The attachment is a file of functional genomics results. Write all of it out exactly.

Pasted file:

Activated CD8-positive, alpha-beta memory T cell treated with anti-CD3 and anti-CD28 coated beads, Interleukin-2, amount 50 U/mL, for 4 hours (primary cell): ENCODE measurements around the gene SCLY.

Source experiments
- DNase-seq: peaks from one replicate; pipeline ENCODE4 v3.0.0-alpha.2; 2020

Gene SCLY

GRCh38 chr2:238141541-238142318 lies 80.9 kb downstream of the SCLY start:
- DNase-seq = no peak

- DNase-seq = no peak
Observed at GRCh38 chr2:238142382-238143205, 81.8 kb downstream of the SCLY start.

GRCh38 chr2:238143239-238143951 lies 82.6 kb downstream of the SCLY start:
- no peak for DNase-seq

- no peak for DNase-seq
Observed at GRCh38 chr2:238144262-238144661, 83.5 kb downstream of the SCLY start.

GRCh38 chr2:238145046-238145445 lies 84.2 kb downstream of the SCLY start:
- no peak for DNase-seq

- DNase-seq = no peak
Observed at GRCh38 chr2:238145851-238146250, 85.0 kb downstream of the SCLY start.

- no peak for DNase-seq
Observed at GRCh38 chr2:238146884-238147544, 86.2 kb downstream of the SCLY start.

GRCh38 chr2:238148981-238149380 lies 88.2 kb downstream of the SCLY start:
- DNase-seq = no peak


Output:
Activated CD8-positive, alpha-beta memory T cell treated with anti-CD3 and anti-CD28 coated beads, Interleukin-2, amount 50 U/mL, for 4 hours (primary cell): ENCODE measurements around the gene SCLY.

Source experiments
- DNase-seq: peaks from one replicate; pipeline ENCODE4 v3.0.0-alpha.2; 2020

Gene SCLY

GRCh38 chr2:238141541-238142318 lies 80.9 kb downstream of the SCLY start:
- DNase-seq = no peak

- DNase-seq = no peak
Observed at GRCh38 chr2:238142382-238143205, 81.8 kb downstream of the SCLY start.

GRCh38 chr2:238143239-238143951 lies 82.6 kb downstream of the SCLY start:
- no peak for DNase-seq

- no peak for DNase-seq
Observed at GRCh38 chr2:238144262-238144661, 83.5 kb downstream of the SCLY start.

GRCh38 chr2:238145046-238145445 lies 84.2 kb downstream of the SCLY start:
- no peak for DNase-seq

- DNase-seq = no peak
Observed at GRCh38 chr2:238145851-238146250, 85.0 kb downstream of the SCLY start.

- no peak for DNase-seq
Observed at GRCh38 chr2:238146884-238147544, 86.2 kb downstream of the SCLY start.

GRCh38 chr2:238148981-238149380 lies 88.2 kb downstream of the SCLY start:
- DNase-seq = no peak